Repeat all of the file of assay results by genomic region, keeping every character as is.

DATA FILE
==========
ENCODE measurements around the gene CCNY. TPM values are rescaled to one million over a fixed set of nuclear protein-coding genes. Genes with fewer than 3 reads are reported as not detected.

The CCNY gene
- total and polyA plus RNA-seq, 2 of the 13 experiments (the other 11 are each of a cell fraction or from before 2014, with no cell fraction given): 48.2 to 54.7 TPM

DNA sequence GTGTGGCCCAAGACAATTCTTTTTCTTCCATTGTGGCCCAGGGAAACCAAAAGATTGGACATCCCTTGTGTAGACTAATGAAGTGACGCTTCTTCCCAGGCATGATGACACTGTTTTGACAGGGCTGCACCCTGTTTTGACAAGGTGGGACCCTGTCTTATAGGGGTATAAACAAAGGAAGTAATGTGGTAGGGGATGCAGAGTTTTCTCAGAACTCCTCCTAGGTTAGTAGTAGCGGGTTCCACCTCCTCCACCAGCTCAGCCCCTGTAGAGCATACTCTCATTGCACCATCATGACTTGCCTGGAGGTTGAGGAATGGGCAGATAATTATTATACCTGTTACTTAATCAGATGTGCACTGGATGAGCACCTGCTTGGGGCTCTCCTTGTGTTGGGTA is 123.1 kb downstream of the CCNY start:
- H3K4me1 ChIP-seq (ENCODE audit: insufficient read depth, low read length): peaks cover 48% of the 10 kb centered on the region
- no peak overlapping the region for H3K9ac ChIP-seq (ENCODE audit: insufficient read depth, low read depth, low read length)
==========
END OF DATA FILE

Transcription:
ENCODE measurements around the gene CCNY. TPM values are rescaled to one million over a fixed set of nuclear protein-coding genes. Genes with fewer than 3 reads are reported as not detected.

The CCNY gene
- total and polyA plus RNA-seq, 2 of the 13 experiments (the other 11 are each of a cell fraction or from before 2014, with no cell fraction given): 48.2 to 54.7 TPM

DNA sequence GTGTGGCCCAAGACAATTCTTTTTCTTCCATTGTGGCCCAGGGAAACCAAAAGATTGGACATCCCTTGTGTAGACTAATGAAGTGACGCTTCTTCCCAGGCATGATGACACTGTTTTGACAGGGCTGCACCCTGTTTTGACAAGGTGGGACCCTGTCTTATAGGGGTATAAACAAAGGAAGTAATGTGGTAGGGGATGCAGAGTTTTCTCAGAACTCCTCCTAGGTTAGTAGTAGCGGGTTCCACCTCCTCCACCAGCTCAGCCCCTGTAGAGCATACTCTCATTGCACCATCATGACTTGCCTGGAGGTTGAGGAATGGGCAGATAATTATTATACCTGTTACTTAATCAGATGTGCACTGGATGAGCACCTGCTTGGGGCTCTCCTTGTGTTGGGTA is 123.1 kb downstream of the CCNY start:
- H3K4me1 ChIP-seq (ENCODE audit: insufficient read depth, low read length): peaks cover 48% of the 10 kb centered on the region
- no peak overlapping the region for H3K9ac ChIP-seq (ENCODE audit: insufficient read depth, low read depth, low read length)